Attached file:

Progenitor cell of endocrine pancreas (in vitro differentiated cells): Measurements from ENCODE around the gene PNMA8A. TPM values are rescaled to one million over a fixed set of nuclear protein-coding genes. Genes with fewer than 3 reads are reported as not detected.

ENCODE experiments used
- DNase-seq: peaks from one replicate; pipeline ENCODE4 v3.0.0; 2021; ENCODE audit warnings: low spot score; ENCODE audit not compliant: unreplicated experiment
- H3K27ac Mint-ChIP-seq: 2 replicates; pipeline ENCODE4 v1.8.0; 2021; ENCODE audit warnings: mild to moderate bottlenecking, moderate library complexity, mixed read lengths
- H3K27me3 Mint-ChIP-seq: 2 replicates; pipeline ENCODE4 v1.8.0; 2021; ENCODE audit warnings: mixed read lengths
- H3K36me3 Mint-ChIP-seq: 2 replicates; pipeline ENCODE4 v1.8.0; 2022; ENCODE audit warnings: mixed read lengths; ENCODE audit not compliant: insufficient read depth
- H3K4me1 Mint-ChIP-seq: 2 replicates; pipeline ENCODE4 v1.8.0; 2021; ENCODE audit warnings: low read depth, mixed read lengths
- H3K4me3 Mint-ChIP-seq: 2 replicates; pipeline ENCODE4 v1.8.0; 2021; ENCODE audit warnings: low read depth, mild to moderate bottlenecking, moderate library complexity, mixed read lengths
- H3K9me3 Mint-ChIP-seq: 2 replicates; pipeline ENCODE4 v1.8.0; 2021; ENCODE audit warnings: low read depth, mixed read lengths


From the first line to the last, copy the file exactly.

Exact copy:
Progenitor cell of endocrine pancreas (in vitro differentiated cells): Measurements from ENCODE around the gene PNMA8A. TPM values are rescaled to one million over a fixed set of nuclear protein-coding genes. Genes with fewer than 3 reads are reported as not detected.

ENCODE experiments used
- DNase-seq: peaks from one replicate; pipeline ENCODE4 v3.0.0; 2021; ENCODE audit warnings: low spot score; ENCODE audit not compliant: unreplicated experiment
- H3K27ac Mint-ChIP-seq: 2 replicates; pipeline ENCODE4 v1.8.0; 2021; ENCODE audit warnings: mild to moderate bottlenecking, moderate library complexity, mixed read lengths
- H3K27me3 Mint-ChIP-seq: 2 replicates; pipeline ENCODE4 v1.8.0; 2021; ENCODE audit warnings: mixed read lengths
- H3K36me3 Mint-ChIP-seq: 2 replicates; pipeline ENCODE4 v1.8.0; 2022; ENCODE audit warnings: mixed read lengths; ENCODE audit not compliant: insufficient read depth
- H3K4me1 Mint-ChIP-seq: 2 replicates; pipeline ENCODE4 v1.8.0; 2021; ENCODE audit warnings: low read depth, mixed read lengths
- H3K4me3 Mint-ChIP-seq: 2 replicates; pipeline ENCODE4 v1.8.0; 2021; ENCODE audit warnings: low read depth, mild to moderate bottlenecking, moderate library complexity, mixed read lengths
- H3K9me3 Mint-ChIP-seq: 2 replicates; pipeline ENCODE4 v1.8.0; 2021; ENCODE audit warnings: low read depth, mixed read lengths